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Biological Perspectives of crime

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Introduction

Biological Prospective of Crime The aim of this essay is to assess biological prospective of crime from a critic point of view. In this essay I will discuss a little background on what is biological criminology and role it plays in our society. I will then critically assess historical theories that explained crime and the emphasis of such theories on biological study of criminology. Discuss genetics and to what extend heredity is accountable for crime. Ague whether this kind of explanations leaves any room for free will. I will also critically examine harmonic and neurotic theories. After looking at various theories I will examine to what degree biological criminality help us understand crime, whether this kind of study leaves any room for free will or if its determinism as well as critically viewing nature or nurture. Born to be criminal was proposed by Franz Gall in early 18th century marking the beginning of biological approach to study of crime. Most work conducted in understanding crime revolves around sociological theories however biological theories continue to play a vital role and important work continues to be done by biological researchers. Modern biological research on crime deals with genetics, neurology and physiology. Fundamentally modern biological research in study of crime proposes variation in biological strengths and weaknesses, and that individuals with certain risk factors and vulnerability have more possibility of behaving in antisocial manner to stressful and tense situations (Fishbein 1996). ...read more.

Middle

A detailed study conducted concluded that neurotransmitters are initially determined by genetics but can be influenced by drugs, alcohol and lithium carbonate. The study itself failed to determine weather antisocial behaviour is a direct result of manipulation of certain chemicals that effect brain (Scerbo) Hormones are also one of widely studied topics in biological view to explain crime. The role of testosterone and its relationship with aggressive behaviour still remains to be understood. There are various different problems with study of testosterone and aggression for example instead of testosterone causing increased aggression, aggression may also cause increased level of testosterone. Social variables may also intervene in the relationship between testosterone and antisocial behaviour. From critic point of view it can be argued that although there is a strong relationship between testosterone and deviance but scale of this effect is reduced significantly when controlling social integration and reduced social integration can also result in higher deviance level (Raine, 1992). Most of hormone and crime research involves male study but not much work is conducted on female hormones and menstrual cycle. Over centuries the most fundamental issue that is raised is whether criminal behaviour is a product of nature or nurture. Theorists have always removed one or the other viewpoint from the issue. A growing debate over last two decades is if the answer lies somewhere in between nature and nurture. ...read more.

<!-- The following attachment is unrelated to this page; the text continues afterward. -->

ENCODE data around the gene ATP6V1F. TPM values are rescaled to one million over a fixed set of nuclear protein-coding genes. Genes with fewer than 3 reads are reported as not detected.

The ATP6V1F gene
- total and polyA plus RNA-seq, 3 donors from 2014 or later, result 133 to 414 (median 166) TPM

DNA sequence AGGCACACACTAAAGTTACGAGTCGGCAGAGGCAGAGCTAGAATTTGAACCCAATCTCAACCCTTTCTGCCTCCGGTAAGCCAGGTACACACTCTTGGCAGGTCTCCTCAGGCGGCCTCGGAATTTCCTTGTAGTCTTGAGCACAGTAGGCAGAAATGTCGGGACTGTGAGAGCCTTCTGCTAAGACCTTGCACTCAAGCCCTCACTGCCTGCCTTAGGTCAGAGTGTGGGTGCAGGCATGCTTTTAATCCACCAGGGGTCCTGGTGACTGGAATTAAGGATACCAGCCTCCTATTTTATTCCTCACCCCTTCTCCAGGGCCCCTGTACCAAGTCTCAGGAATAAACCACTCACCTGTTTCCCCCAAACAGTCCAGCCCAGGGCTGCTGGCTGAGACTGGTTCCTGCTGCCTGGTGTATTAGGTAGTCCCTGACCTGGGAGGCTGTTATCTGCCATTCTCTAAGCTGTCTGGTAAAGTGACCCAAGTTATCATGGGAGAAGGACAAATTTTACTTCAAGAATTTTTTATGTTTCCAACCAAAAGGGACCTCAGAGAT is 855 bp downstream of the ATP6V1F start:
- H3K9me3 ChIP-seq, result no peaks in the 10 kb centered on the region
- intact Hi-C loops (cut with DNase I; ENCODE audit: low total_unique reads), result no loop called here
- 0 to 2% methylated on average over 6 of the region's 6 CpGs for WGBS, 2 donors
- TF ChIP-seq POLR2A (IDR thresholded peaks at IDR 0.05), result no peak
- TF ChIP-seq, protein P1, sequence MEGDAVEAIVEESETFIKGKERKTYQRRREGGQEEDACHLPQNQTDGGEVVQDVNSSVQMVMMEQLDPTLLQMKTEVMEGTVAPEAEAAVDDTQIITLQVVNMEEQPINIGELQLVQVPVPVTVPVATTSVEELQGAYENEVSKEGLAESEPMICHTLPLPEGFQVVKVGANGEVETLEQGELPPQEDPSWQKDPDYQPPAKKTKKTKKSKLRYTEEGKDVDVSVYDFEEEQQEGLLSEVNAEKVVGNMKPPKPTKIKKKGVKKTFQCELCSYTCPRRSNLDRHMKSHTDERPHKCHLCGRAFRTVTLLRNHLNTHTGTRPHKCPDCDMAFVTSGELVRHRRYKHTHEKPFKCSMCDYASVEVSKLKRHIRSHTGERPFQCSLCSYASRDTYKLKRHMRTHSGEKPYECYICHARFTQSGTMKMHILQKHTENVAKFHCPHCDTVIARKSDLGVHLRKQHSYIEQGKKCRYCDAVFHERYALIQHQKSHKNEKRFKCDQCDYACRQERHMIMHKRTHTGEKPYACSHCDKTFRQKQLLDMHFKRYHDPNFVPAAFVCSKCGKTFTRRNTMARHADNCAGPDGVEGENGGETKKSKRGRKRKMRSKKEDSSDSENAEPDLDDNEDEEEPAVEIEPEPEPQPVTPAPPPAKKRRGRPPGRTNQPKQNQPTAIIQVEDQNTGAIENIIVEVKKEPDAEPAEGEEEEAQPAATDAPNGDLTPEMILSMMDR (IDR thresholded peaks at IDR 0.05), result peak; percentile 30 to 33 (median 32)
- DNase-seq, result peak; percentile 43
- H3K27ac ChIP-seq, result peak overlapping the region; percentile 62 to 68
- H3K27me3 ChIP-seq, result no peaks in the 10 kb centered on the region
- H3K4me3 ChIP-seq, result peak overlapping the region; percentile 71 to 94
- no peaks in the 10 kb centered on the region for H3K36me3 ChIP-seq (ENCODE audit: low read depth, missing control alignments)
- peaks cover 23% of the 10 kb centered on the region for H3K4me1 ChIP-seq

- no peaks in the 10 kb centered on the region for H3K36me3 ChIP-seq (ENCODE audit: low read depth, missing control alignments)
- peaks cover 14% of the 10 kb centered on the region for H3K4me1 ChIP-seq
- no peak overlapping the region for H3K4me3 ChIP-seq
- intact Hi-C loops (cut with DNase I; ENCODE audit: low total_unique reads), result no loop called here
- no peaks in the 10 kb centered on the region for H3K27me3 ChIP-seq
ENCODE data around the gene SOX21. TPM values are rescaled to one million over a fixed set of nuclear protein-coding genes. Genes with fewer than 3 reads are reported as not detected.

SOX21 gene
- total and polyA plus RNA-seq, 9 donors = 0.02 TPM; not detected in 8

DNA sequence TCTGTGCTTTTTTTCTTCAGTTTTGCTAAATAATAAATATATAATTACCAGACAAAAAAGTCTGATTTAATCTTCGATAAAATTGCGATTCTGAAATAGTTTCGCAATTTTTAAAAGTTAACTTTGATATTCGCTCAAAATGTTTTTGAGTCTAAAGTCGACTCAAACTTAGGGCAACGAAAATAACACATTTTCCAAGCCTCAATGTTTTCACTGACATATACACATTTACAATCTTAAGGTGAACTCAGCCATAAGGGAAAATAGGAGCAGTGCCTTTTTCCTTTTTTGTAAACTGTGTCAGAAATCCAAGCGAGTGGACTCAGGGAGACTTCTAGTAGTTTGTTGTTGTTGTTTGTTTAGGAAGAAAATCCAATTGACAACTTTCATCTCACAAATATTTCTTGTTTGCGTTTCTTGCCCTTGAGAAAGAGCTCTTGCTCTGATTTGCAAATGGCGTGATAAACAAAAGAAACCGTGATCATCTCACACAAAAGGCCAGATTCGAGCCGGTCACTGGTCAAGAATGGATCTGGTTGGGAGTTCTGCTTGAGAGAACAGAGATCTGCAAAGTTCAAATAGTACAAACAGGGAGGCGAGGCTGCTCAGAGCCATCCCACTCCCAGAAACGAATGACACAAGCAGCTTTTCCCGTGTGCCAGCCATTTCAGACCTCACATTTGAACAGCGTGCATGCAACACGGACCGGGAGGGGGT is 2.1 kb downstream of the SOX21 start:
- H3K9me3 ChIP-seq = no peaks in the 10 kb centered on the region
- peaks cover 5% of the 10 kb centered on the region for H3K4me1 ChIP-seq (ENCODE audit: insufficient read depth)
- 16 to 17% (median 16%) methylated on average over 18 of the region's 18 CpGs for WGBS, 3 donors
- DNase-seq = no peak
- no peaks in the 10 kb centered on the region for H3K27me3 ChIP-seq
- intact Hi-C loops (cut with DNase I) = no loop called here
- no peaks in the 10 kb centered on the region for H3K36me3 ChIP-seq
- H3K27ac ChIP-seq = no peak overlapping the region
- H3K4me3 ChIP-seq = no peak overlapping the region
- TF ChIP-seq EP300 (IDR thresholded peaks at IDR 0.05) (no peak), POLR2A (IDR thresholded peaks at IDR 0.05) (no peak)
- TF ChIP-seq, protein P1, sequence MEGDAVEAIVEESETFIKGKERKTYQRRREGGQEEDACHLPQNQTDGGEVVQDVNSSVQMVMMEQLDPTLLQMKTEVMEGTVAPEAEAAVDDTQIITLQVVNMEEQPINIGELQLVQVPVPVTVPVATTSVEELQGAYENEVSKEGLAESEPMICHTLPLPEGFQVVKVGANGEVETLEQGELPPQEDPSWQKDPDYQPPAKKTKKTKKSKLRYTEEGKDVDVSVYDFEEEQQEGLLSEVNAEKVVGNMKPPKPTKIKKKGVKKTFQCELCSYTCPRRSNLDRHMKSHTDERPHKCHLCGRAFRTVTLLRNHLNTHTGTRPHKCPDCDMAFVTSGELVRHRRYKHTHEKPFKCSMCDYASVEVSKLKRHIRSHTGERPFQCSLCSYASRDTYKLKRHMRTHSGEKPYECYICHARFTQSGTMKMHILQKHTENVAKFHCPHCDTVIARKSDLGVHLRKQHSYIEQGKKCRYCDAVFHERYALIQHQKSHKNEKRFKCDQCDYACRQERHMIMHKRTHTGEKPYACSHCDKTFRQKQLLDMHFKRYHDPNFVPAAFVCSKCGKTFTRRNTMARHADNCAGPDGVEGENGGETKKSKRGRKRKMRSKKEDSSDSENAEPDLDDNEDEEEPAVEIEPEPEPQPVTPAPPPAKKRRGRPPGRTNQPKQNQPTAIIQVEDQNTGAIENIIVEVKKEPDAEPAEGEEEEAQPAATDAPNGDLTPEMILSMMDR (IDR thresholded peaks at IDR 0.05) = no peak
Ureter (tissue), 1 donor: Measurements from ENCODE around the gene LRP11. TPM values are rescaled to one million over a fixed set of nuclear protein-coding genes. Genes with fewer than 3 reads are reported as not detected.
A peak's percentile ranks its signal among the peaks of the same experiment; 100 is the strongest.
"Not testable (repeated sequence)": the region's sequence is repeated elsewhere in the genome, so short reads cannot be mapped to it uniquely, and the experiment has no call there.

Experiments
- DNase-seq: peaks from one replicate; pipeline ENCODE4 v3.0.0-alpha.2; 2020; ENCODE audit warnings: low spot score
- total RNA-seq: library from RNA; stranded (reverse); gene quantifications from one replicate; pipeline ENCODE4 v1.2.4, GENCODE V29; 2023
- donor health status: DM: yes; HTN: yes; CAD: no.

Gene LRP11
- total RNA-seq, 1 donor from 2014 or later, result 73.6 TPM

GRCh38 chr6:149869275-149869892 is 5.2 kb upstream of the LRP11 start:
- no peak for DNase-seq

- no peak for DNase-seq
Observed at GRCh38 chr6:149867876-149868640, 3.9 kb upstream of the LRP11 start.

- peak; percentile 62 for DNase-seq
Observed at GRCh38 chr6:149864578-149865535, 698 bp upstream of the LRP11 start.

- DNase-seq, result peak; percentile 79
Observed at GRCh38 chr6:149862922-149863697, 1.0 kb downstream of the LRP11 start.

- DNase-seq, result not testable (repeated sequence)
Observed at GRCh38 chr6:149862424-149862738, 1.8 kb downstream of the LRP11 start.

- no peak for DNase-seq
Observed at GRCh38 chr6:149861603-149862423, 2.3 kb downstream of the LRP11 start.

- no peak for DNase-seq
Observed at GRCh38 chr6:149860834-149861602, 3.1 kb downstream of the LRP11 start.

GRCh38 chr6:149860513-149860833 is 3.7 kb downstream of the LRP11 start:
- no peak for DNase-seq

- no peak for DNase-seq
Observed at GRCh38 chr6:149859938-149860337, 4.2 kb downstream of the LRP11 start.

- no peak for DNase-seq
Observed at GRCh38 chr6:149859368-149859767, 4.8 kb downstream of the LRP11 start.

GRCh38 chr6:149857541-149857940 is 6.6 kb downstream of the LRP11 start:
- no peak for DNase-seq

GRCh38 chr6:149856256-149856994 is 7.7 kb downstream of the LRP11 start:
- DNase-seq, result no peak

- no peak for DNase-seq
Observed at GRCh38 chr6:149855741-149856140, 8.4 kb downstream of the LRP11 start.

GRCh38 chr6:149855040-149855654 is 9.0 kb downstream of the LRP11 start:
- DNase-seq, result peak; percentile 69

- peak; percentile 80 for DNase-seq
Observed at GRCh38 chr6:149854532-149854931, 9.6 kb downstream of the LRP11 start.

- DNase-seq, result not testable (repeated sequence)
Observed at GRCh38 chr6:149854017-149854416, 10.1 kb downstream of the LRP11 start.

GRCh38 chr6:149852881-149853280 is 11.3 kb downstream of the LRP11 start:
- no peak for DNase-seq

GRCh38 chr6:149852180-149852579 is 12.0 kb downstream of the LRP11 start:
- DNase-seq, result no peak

Conclusion

Other models such as life span development of health and illness have also proved helpful in understanding crime. Life span approach highlights many different types of advantages for advanced understanding of health related outcomes, including its ability to address sensitive and critical period issues regarding health. A life span perspective is especially appropriate even essential for the study of health because of relative health and risk for illness change throughout the lifetime with each stage of life span influenced by past events and affecting future outcomes. This kind of study accounts all major factors such as social, environmental and biological, and I believe this model will help explain causation of crime better and help us understand crime with all factors considered. Lombroso, Cesare. "introduction," to Gina Lombroso ferrara, criminal man according to the classification of Cesare Lombroso. 1911 Fishbein, Diana H. "biological Perspective in criminology," Criminology 28 (Feb 1990), 27-72. Jones 1991 http://www.mgu.har.mrc.ac.uk/publications/index.html?date=1991 David Rosenthal, "genetics theory and abnormal behaviour among twins." 1970, pp 225-36 Christiansen, K O. "seriousness of criminality and concordance among Danish twins" 1974. Walters, Glen D. "a Meta-Analysis of the Gene-Crime Relationship." Criminology (1992) Brennan, P. A, S. A Mednick, and J. Volavka, "biomedical factors in crime" 1995 Scerbo. A and A. Raine, "Neurotransmitters and antisocial behaviour: A meta-analysis" Raine, Adrian, the psychology of crime "hormones and aggression" 1992 Suzette Cote, "criminological theories, bridging the past to the future" 2002 Denno, D. W. (1998). Human biology and criminal responsibilities: free will or free ride? ...read more.

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